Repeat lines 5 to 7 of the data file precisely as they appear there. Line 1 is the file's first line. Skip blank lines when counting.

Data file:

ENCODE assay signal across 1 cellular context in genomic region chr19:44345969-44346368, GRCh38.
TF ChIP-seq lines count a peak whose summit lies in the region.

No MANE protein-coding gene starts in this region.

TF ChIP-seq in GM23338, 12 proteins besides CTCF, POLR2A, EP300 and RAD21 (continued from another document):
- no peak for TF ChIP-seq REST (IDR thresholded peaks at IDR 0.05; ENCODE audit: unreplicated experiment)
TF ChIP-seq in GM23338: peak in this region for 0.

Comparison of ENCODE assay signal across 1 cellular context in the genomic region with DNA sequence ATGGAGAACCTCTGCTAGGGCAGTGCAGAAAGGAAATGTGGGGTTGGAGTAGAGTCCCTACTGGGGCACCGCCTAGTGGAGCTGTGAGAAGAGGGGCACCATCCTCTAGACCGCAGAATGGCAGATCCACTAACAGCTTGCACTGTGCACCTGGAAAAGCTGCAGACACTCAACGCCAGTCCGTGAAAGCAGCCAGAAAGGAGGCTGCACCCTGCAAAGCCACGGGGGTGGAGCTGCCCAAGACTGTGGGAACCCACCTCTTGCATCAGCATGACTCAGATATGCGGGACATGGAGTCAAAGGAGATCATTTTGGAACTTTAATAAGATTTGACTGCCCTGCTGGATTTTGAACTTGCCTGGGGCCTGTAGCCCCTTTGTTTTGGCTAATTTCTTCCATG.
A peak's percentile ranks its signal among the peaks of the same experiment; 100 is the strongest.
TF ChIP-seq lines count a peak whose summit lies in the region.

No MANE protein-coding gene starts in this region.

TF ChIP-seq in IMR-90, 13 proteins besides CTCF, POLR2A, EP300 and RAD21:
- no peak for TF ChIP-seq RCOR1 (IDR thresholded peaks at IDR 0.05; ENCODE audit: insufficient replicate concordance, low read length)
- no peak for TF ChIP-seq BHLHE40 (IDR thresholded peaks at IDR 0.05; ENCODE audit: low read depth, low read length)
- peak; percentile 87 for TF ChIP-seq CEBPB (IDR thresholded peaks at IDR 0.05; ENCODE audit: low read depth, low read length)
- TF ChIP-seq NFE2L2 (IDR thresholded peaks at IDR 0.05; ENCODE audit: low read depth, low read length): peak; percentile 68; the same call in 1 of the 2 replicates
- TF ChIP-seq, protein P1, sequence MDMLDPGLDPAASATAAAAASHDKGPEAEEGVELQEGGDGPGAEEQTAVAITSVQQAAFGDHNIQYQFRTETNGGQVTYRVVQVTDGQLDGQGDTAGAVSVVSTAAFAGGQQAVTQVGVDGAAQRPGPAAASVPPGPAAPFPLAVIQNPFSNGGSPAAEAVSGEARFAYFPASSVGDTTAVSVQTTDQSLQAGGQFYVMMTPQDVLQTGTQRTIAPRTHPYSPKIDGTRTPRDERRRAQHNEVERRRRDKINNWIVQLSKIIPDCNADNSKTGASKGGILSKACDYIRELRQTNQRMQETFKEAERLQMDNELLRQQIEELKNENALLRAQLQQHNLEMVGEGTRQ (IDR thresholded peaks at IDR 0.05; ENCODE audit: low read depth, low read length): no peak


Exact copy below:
- no peak for TF ChIP-seq REST (IDR thresholded peaks at IDR 0.05; ENCODE audit: unreplicated experiment)
TF ChIP-seq in GM23338: peak in this region for 0.

Comparison of ENCODE assay signal across 1 cellular context in the genomic region with DNA sequence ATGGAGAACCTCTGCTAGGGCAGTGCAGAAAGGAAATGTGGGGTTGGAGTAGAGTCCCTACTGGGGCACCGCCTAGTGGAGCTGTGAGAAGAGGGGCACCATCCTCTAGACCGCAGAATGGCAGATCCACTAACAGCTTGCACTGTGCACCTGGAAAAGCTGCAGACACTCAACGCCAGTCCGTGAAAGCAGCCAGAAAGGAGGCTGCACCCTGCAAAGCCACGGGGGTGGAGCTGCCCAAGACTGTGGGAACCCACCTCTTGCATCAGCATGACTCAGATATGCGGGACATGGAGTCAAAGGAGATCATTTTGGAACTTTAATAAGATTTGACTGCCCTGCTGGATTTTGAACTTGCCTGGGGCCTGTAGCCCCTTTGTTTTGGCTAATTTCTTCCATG.